The Different Gandhi
"Varun Gandhi is of a tender age. The BJP should not disown him. He is a different Gandhi. While one Gandhi asked Hindus to offer their second cheek to Muslims, Varun says Hindus should retaliate. We are in love with this second Gandhi…Varun has given voice to the long-simmering ire of Hindus against Islamic fundamentalism, there is no need to crucify Varun for what he said in Pilibhit…the young BJP leader has embers of Hindutva in his heart…" reads the Shiv Sena’s endorsement for Varun Gandhi. From the editorial in Shiv Sena newspaper Saamna of March 18.
Walk The Talk
Raj Thackeray in an interview to DNA: "We will contest about 10 to 15 seats including all the six seats in Mumbai. We will go it alone. I don’t need an alliance, I am confident of winning….It’s rubbish to talk of alliance (with BJP). They have locked up all their ideologies in the cold box. They talk of Hindutva but do not utter a word on Ram temple, they talk of snapping ties with Pakistan but start the Samjhauta Express, they talk of terrorism but Parliament was attack when they were in power…I want my MPs in Parliament because whenever the issue of Marathi pride arises, no MP from Maharashtra open his mouth."
It's The Economy, Stupid!
If you thought territorial security, post 26/11, would rank as the primary issue for Mumbaikars, you would be a bit off-key. In a survey conducted earlier this week, Mumbaikars plumbed for job security over territorial security.
In a clear pointer to the top-of-the-mind issue this general election, 35 per cent respondents voted Economy and Jobs as the most important issue, 31 per cent believed Security was the most important, Stability and Infrastructure were rated way behind at 19 and 15 per cent respectively. Results of the survey conducted in six constituencies of Mumbai-Thane by C-Fore were published in Mumbai edition of Hindustan Times. The Mumbai south constituency, however, bucked the trend; in the theatre of the horrific Nov 26-29 terror attack, respondents gave top priority to security than the economy with a 11 percentage point difference between the two.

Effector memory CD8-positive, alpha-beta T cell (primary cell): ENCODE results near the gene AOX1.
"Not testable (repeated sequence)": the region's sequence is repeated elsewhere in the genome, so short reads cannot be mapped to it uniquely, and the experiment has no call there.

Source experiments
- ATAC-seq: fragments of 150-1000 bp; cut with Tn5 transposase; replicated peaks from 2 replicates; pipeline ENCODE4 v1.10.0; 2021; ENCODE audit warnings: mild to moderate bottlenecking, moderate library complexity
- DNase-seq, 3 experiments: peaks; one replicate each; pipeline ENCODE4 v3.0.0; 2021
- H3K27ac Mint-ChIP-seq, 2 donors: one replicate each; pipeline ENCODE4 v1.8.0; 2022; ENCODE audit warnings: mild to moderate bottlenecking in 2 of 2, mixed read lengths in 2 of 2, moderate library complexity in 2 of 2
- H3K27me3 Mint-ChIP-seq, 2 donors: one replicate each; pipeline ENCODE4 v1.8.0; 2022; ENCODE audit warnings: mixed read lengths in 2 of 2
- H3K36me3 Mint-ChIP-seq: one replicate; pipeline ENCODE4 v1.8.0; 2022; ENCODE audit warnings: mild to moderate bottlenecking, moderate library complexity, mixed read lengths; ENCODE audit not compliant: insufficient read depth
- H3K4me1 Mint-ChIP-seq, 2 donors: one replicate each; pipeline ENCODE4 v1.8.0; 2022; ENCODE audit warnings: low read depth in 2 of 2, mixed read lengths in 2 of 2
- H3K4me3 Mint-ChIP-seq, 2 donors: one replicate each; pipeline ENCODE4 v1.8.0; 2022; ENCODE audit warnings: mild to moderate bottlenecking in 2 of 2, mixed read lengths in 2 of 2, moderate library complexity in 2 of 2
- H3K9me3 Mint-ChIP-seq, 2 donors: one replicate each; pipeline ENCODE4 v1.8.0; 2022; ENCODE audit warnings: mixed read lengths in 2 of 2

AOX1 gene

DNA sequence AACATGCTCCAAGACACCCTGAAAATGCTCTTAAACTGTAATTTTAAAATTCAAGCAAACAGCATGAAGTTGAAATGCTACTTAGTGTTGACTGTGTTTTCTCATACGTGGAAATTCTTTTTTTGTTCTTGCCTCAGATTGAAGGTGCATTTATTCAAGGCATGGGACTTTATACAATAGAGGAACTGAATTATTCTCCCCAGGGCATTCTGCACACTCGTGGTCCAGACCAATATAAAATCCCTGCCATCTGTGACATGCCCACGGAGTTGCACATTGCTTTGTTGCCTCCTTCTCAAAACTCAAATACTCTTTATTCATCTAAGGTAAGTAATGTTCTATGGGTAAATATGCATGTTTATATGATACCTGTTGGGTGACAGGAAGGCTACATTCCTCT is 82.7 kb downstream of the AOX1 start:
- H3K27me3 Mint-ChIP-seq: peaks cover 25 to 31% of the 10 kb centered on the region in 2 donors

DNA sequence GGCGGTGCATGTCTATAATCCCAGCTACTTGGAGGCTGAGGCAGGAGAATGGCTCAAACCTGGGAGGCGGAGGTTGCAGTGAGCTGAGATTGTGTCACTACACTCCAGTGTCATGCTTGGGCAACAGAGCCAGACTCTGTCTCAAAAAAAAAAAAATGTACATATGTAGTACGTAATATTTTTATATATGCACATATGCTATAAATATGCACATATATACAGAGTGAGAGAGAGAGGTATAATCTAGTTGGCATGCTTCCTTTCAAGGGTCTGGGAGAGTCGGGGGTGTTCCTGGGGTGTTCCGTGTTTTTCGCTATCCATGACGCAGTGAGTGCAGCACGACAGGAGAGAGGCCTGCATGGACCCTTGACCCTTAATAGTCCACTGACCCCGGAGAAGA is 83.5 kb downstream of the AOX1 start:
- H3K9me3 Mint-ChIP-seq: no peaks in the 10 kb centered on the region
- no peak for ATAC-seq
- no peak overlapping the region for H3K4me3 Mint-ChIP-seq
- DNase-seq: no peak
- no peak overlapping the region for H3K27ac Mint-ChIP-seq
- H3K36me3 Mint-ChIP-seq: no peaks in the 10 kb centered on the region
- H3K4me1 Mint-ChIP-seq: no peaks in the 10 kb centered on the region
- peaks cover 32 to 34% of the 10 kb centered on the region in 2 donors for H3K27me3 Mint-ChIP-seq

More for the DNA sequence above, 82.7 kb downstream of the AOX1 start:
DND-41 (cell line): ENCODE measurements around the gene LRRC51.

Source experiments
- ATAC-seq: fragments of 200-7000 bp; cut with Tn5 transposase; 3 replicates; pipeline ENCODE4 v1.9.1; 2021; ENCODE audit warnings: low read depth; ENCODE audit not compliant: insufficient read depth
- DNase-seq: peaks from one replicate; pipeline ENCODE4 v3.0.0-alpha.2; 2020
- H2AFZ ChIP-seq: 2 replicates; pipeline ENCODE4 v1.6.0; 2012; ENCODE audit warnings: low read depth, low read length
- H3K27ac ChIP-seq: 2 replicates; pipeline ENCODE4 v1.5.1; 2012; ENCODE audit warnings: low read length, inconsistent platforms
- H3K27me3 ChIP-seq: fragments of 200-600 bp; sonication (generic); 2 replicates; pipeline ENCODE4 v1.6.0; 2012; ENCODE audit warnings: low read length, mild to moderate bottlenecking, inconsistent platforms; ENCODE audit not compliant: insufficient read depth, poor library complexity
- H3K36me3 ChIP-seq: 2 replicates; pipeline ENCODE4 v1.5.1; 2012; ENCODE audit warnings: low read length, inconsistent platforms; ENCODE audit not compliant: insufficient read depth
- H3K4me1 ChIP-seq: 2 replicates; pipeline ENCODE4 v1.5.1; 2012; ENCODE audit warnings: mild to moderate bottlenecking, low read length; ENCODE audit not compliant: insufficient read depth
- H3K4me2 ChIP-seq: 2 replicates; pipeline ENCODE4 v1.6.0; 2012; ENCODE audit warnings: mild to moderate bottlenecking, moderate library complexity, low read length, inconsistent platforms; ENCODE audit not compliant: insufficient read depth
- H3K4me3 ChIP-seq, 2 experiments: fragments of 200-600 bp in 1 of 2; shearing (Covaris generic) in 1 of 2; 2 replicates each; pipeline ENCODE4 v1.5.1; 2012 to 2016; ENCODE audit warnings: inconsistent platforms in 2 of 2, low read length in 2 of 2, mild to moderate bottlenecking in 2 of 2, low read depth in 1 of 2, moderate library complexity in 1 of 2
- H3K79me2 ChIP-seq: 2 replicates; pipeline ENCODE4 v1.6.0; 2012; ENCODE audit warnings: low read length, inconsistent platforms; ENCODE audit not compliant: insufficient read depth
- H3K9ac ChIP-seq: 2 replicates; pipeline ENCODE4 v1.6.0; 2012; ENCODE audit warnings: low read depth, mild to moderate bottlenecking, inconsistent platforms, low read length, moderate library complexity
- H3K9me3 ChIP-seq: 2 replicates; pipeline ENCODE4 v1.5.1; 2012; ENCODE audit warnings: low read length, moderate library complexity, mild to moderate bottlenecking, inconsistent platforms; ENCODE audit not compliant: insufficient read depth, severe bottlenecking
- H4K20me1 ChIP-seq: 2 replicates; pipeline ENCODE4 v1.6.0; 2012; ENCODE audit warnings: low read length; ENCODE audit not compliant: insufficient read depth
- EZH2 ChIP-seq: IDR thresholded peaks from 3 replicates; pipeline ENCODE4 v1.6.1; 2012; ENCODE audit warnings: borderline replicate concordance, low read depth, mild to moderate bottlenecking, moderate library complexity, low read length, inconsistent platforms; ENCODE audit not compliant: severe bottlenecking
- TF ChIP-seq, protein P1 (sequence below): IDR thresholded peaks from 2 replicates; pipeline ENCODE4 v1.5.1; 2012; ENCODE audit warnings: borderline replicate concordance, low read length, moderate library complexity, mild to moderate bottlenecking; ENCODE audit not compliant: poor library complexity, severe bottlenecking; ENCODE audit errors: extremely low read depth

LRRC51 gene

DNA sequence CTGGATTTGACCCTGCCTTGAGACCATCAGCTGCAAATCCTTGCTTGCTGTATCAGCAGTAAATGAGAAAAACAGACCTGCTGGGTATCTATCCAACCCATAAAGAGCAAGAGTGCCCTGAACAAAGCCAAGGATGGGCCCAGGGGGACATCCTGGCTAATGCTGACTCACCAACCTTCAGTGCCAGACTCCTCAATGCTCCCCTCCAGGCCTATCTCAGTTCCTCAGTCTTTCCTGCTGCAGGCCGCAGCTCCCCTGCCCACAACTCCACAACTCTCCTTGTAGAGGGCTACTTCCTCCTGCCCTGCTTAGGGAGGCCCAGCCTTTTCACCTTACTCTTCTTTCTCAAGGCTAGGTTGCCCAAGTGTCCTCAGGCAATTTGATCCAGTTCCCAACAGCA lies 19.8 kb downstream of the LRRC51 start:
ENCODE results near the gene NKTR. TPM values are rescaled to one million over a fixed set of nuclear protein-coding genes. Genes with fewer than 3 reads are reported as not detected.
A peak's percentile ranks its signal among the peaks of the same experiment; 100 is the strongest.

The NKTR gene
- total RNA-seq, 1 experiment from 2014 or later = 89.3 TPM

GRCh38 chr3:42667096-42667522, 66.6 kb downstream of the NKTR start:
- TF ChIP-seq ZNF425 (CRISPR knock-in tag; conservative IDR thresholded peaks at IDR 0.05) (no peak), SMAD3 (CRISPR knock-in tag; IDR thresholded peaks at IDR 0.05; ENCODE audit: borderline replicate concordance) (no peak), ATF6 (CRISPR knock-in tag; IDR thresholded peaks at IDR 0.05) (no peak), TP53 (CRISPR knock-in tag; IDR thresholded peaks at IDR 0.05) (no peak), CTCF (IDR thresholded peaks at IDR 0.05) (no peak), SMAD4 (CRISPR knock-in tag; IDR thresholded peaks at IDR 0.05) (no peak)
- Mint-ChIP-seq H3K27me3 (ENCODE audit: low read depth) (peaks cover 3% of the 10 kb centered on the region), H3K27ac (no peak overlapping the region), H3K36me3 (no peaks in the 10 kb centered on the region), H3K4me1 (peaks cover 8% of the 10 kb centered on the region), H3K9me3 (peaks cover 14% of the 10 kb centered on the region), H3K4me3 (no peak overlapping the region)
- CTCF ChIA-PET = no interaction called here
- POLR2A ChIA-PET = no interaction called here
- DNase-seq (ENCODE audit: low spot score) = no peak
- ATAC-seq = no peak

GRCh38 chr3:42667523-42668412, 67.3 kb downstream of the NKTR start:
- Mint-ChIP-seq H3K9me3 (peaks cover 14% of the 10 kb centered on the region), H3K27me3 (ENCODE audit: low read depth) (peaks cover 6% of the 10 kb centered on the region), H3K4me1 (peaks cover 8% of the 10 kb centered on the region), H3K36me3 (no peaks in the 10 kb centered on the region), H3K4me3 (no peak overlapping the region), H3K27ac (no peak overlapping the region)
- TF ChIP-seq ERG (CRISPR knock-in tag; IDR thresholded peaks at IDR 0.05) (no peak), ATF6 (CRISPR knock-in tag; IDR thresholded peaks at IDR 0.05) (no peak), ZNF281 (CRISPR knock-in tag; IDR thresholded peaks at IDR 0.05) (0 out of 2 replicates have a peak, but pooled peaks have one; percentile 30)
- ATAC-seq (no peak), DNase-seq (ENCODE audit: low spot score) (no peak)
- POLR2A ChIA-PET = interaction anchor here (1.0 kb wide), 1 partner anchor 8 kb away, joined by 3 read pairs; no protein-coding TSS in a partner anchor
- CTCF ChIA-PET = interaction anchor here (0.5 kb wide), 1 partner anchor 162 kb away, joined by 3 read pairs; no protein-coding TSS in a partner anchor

The next set of aggregates is telling. Six decades and more after Independence, voters still expect their MPs – rather than their MLAs and civic corporators – to address local issues over national concerns. Across the six constituencies, between 61 and 82 per cent respondents said they would want their MPs to give priority to local issues in Parliament. Something amiss there about the roles of various elected representatives.
Young & Accessible
In a rating chart for MPs, it came across loud and clear that respondents preferred their MPs to "be young and accessible". Mumbai has Priya Dutt (43, Congress) who got the top billing on both counts, followed by Milind Deora (33, Congress) and Anand Paranjpe (36, Shiv Sena). Govinda (46, Congress) came last of the six, reflecting his inaccessibility -- some say invisibility -- in the last five years.
Dutt and Deora are likely to re-contest; so is Paranjpe. Congress has a problem in replacing Govinda; unlike the actor, the candidate has to be heavy-weight and committed because BJP’s Ram Naik who won the Mumbai North seat a straight six times has thrown his hat in the ring this time too. Govinda says he’s first an actor. Pity he remembered his calling at the fag end of his tenure as people’s representative.
Heard & Whispered
Nandita Das, the actress-turned-director, finds herself in political crosshairs days before her first film Firaaq is released in theatres. The film weaves together five stories of people caught in communal conflagration; though unstated, the reference point is clearly Gujarat 2002. Firaaq was ready for release in January but did not show on screens. It has won rare acclaim and accolades at film festivals across the world. Now the BJP has picked issue with the release on March 20, saying that the film release was delayed from Jan to March so that it could coincide with election campaign time and "could help the Congress create a communal atmosphere on the eve of election to project the BJP and its government in Gujarat in a bad light". Senior BJP leaders who saw the film at a special screening in Mumbai earlier this week were emphatic that they would complain to the EC. And here’s the rub -- the film is produced by a group company of Percept, the big-ticket media conglomerate whose advertising arm has bagged the Congress contract for the polls.
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